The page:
More than 100 people gathered in Riverton on Tuesday for the Statewide Summit on Juvenile Justice hosted by the Wyoming Afterschool Alliance. The summit brought together a diversity of stakeholders — from school staff to after school providers to social workers to prosecutors — to figure out how to keep kids engaged in school and out of the juvenile justice system.
National experts presented data on how the majority of juvenile offenses take place during unsupervised time and discussed how afterschool programs keep kids engaged in positive activities, improve graduation rates, and ultimately reduce crime.
Allison Anderson is the Chair of the State Advisory Council on Juvenile Justice. During a panel on Wyoming perspectives from the juvenile justice field, she said, unfortunately, the legislature is cutting programs that help at-risk kids. “We continue to see with the legislature that discussions are had, but somehow the result still ends up that we are cutting those front end services over and over again.”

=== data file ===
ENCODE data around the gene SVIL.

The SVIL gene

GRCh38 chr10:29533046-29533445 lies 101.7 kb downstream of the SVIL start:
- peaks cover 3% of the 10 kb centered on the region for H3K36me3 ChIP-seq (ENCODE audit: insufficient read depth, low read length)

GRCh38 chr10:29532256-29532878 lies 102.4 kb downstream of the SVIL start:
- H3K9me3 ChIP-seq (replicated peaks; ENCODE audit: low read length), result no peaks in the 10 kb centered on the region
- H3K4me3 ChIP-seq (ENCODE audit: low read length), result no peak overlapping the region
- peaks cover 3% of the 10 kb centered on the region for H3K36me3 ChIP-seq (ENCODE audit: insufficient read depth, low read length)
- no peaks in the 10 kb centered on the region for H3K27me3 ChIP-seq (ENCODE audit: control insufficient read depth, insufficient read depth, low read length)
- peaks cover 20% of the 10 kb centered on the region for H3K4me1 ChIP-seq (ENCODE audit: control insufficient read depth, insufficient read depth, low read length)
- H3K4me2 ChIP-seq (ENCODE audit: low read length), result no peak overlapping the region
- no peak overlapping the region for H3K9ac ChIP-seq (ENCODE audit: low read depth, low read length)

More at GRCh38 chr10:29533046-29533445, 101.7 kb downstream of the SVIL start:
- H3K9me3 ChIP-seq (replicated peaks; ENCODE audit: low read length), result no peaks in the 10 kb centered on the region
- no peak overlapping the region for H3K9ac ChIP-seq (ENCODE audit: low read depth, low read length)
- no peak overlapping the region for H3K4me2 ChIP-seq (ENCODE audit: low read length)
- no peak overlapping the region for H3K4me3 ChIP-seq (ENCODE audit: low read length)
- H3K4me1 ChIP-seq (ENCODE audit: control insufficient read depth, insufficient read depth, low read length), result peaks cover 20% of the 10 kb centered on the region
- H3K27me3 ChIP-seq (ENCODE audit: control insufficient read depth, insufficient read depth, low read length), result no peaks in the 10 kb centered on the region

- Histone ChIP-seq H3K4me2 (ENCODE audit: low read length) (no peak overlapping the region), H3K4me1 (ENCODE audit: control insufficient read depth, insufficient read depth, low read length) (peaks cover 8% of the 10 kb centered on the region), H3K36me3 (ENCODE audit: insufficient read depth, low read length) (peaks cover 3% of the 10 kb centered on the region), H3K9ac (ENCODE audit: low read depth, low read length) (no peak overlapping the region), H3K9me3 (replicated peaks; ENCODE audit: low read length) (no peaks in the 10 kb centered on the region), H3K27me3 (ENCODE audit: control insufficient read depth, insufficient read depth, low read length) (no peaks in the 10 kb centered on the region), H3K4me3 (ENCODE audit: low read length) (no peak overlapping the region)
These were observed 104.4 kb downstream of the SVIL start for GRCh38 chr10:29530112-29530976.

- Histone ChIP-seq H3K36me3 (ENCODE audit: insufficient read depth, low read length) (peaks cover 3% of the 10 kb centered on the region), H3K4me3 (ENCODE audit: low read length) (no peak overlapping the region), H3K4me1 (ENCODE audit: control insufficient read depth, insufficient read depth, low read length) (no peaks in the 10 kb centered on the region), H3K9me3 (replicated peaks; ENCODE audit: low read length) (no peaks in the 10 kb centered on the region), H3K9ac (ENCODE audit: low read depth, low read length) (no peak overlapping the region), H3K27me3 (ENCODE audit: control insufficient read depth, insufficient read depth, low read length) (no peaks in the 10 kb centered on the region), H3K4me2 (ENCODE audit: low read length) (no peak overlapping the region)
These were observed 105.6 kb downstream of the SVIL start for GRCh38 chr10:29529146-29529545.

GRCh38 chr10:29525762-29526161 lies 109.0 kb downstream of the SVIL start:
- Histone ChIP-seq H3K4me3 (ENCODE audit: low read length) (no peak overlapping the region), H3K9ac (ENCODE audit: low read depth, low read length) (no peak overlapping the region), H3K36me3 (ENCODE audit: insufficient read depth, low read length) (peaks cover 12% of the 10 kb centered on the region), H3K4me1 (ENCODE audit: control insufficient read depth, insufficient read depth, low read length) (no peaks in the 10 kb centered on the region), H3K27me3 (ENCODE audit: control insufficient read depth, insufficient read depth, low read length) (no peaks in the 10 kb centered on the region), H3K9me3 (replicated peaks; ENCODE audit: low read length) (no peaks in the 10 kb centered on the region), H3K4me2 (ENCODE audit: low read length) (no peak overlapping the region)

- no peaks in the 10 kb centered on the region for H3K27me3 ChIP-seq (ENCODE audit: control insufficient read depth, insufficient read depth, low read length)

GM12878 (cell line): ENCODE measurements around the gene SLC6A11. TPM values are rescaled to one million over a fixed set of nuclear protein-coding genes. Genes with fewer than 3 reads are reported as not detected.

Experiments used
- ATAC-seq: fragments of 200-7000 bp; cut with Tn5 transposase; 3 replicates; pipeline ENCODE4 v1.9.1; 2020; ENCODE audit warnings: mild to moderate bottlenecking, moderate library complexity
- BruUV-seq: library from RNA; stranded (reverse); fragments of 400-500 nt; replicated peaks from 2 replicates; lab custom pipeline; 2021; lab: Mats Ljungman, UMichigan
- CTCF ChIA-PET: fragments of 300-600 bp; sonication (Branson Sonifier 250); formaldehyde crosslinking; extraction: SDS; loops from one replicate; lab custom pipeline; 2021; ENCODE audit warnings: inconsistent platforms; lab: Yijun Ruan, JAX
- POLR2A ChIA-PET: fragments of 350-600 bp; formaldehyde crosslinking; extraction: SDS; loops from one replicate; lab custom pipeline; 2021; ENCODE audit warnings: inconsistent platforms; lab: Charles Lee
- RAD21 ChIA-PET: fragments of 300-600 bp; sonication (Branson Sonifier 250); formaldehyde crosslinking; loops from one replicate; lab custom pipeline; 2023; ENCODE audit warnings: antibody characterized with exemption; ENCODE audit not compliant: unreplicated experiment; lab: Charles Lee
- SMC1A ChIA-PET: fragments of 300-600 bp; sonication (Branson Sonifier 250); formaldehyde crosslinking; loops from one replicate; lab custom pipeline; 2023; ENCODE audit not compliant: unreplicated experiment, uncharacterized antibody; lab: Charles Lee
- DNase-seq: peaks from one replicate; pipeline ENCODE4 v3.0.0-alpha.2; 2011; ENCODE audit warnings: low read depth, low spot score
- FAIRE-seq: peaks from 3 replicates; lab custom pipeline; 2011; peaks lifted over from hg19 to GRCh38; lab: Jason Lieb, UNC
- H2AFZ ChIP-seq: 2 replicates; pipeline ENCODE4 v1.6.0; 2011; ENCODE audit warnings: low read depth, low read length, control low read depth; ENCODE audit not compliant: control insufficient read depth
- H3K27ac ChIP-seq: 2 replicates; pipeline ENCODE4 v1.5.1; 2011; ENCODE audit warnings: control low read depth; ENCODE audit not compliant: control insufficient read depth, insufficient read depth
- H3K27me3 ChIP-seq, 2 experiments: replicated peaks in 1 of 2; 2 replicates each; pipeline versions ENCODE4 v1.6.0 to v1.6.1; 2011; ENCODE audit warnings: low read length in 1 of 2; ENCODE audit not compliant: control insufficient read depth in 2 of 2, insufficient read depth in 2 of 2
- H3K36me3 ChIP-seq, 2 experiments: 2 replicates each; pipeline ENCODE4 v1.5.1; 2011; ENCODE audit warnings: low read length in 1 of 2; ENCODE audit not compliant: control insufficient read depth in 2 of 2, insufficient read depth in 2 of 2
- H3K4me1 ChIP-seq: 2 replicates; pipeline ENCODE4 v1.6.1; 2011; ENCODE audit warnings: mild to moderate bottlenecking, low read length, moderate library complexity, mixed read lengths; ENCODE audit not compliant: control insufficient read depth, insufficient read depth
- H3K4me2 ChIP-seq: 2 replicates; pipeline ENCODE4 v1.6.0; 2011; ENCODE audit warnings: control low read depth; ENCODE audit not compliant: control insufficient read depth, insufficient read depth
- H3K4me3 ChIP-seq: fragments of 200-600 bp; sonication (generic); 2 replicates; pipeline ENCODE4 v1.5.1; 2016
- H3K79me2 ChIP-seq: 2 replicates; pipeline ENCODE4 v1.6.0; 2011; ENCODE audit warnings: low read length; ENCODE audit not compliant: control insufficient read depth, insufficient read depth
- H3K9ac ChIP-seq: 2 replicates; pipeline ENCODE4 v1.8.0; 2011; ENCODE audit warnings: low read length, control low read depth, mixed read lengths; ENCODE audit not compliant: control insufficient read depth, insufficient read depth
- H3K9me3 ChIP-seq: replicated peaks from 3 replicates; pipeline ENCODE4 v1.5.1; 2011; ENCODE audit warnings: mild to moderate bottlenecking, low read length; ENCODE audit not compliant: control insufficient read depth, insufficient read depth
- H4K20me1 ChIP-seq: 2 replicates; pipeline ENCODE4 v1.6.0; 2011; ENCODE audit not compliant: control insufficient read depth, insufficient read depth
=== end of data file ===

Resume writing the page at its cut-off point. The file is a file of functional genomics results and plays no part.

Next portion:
Anderson acknowledged there are tough budget decisions before the legislature, but she questioned why early intervention services for kids are the first things to get cut. “And it just doesn’t make logical sense to me when there is research report after research report that says that’s not the better investment,” referring to the cost of incarcerating young people.
Damon DeBernardi, an attorney for Sweetwater County, who was also on the panel said kids end up in the system because they need help. “Kids that are ending up in the juvenile justice system are coming in with some serious mental health needs.” He said it makes a difference, “having the Afterschool Alliance, and having county agencies provide mental health services to those children before they end up in the juvenile system.”
Data from the Wyoming Afterschool Alliance indicates early intervention engages kids on a healthy path, and it saves money too by keeping kids out of detention, and out of prison as adults. It costs about $800 a year to have a child in an afterschool program. It costs $9,660 a year to care for a child when the Department of Family Services has to intervene.